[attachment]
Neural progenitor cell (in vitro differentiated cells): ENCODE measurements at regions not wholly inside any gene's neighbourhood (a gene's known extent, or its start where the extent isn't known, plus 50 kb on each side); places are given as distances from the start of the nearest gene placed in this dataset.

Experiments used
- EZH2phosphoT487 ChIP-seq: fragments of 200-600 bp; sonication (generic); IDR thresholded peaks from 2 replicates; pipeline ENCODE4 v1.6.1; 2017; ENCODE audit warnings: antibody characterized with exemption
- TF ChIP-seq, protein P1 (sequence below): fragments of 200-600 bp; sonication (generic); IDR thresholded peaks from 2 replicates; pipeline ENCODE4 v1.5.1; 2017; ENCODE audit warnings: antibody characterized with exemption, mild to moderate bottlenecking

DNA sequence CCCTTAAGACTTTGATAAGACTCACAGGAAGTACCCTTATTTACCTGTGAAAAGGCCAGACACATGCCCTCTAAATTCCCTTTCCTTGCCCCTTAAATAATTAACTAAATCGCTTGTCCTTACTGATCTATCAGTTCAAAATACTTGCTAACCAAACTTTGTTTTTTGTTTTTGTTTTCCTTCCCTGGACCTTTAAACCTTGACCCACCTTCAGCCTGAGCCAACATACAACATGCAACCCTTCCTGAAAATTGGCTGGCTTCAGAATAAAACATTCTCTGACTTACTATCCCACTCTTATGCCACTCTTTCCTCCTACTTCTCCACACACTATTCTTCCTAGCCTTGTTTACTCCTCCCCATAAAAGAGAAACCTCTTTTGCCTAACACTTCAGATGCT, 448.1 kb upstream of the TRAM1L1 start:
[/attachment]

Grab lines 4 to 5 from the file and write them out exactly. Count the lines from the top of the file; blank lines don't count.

- TF ChIP-seq, protein P1 (sequence below): fragments of 200-600 bp; sonication (generic); IDR thresholded peaks from 2 replicates; pipeline ENCODE4 v1.5.1; 2017; ENCODE audit warnings: antibody characterized with exemption, mild to moderate bottlenecking

DNA sequence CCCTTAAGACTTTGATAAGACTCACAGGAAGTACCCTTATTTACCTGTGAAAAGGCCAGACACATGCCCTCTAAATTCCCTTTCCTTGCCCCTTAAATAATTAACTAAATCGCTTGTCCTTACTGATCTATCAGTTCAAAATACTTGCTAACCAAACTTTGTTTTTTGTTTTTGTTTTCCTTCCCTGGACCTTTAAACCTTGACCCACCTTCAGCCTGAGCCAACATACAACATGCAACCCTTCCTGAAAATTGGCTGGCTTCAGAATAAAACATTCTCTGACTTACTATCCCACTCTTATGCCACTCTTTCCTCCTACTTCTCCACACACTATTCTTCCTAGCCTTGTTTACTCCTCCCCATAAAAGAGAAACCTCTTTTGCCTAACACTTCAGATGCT, 448.1 kb upstream of the TRAM1L1 start: